Bill's separated from his litter, making friends with the wild creatures until he's found and adopted by young Kathie. An accident separates him from her, and he's drafted into K-9 duty in ... See full summary »
A Lassie movie. After years of prospecting, Jonathan finally strikes gold. He returns to town only to discover that his partner has since died and left Tommy fatherless. He decides to leave... See full summary »
William McClure is the villlage doctor in a remote Scottish glen. Tricked into buying Lassie, a collie afraid of water, he sets about teaching her to swim. At the same time he has the ... See full summary »
The dog everyone loves now leaps into the '90s in this all-new exciting, updated version of Lassie! Determined to start a new life in the country, the Turner Family - Dad, stepmom, little ... See full summary »
Karen Cabot moves back to her old hometown, Hudson Falls, VT, with her son Timmy. There she runs a veterinary clinic. Timmy, her son, finds a dog, a collie. He names her Lassie, and they ... See full summary »
Life is hard for Yorkshire miner's son Joe Carraclough, who is beaten at school by a his teacher, his only consolation is his collie Lassie. It gets worse: when the mine is decommissioned, his father, Sam, is forced to sell the dog to the duke, who owns the local estate. The Duke's servant, Hynes, scares the dog, who keeps running back, so the Carracloughs have to keep returning her, until the Duke moves to the Scottish Highlands for the holiday season. Lassie escapes, embarking on a desperate journey home, with daunting Glasgow dogcatchers and taken in by a circus performer. It looks like a miracle is needed, by Christmas. Written by
Of all the Lassie films ever produced, this was the first one to be shot in the 2.35:1 aspect ratio. See more »
The steam train has a British Railways logo on the tender, but British Railways didn't come into existence until after the war, certainly not before or during the war, the period in which the film is set. See more »
Mr. Hynes. Please do not say another word. Never, under any circumstances whatsoever, will I allow anybody to attack an animal of mine. Collect what wages are due to you and leave my property immediately. Otherwise I will not be answerable for the consequences.
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There are no credits at the beginning of the film, not even the film's title. All that is seen is the logo of the production company. See more »
I saw this film on August 24th, 2006 in Indianapolis. I am one of the judges for the Heartland Film Festival's Truly Moving Picture Award. A Truly Moving Picture " explores the human journey by artistically expressing hope and respect for the positive values of life." Heartland gave that award to this film.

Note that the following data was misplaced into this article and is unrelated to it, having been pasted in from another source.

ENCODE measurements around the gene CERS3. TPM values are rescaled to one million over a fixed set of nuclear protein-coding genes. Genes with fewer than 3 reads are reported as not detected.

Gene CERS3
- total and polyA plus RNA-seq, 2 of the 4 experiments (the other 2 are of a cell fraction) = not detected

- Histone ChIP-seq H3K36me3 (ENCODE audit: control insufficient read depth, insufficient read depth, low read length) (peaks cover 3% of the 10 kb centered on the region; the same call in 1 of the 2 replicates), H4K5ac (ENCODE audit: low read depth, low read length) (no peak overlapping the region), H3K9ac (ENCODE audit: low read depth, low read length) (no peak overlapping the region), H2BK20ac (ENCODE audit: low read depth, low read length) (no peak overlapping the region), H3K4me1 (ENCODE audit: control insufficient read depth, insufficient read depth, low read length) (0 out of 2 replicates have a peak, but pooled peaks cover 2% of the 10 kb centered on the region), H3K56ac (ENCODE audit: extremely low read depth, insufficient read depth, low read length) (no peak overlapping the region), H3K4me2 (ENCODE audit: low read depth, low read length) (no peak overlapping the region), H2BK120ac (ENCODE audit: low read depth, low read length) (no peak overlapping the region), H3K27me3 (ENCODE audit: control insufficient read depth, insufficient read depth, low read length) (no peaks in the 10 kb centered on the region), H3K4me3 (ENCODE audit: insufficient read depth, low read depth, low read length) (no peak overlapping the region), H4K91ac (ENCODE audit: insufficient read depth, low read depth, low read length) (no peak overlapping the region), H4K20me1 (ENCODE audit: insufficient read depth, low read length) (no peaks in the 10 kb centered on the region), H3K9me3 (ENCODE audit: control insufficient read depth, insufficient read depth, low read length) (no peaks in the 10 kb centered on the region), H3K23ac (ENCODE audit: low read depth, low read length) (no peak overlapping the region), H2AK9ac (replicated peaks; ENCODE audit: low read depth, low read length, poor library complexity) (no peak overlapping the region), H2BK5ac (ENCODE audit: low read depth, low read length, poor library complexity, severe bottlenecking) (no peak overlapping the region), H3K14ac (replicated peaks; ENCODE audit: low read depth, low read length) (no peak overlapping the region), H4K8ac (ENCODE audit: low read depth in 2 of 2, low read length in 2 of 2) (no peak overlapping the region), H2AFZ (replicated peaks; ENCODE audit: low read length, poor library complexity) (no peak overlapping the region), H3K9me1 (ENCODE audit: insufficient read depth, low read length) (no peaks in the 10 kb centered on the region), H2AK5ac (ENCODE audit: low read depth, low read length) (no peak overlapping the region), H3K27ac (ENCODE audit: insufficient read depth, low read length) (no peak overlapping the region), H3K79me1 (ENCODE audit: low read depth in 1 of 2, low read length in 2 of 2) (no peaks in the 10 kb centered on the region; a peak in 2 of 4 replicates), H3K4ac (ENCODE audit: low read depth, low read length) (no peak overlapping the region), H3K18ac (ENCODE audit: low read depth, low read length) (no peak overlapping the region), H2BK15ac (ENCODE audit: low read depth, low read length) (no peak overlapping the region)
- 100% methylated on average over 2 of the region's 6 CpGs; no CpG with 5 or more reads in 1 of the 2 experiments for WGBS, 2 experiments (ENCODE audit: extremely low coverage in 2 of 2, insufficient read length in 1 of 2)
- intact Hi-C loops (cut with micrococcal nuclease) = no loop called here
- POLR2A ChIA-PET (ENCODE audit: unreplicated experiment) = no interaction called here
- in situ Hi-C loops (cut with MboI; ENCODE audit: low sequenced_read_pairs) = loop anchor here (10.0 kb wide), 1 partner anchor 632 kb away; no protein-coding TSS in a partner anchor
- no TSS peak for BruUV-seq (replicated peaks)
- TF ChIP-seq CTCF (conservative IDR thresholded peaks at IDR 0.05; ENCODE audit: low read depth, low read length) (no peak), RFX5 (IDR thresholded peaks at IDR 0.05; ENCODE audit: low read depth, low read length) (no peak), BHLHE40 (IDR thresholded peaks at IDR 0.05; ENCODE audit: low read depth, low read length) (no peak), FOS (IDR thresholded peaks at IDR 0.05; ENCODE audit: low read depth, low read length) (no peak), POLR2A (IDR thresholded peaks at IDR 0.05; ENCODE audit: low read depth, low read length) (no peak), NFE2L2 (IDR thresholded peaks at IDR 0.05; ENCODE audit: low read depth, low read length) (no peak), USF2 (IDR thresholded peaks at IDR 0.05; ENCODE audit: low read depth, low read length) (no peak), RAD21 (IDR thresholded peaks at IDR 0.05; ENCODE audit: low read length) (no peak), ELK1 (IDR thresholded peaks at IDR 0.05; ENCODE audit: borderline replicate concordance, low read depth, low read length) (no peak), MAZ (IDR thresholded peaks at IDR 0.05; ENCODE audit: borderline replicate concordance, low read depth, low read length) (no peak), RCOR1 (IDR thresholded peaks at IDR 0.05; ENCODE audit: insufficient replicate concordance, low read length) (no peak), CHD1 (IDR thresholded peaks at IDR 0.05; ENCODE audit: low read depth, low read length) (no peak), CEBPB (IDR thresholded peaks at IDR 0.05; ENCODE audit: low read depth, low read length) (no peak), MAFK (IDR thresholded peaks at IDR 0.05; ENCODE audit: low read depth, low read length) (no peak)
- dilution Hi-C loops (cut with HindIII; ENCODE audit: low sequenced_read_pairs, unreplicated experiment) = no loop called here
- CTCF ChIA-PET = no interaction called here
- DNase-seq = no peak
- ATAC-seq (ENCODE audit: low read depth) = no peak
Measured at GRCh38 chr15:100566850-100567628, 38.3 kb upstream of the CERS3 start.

Obviously this is an often-told tale about a boy and his beautiful and intelligent collie. But this is an especially fine telling of that story and specifically of the loyalty and love that can happen between a boy and his dog.
The story is set in England prior to World War II. The boy, Joe, is from a working class family and the father loses his coal mining job when the coal peters out. Lassie catches the eye of a rich Duke played by Peter O'Toole and Joe's parents reluctantly sell Lassie to obtain much needed cash. This causes Joe to go into a deep sadness. But to make things worse for Joe and his parents, Lassie regularly escapes the Duke's dog handler and finds his way back to Joe. Over and over the dog is honorably returned to the Duke because a deal is a deal.
Finally the Duke goes off to his other home in Northern Scotland 500 miles away and takes Lassie with him. Lassie escapes again and the rest of the movie revolves around the impossible attempted journey back to Joe.
Lassie is obligated to steal the movie, but he doesn't quite do this. There are too many other interesting things going on. Peter O'Toole is a great curmudgeon with a slowly revealed heart of gold. The English countryside is gorgeous. And the rich class- poor class dichotomy is adroitly told.
Honor and integrity and human dignity are human traits that can be shown by anyone despite their age or sex or income or social status in life. That's a message worth communicating in a movie.
FYI There is a Truly Moving Pictures web site where there is a listing of past Truly Moving Picture Award winners that are now either at the theater or available on video.
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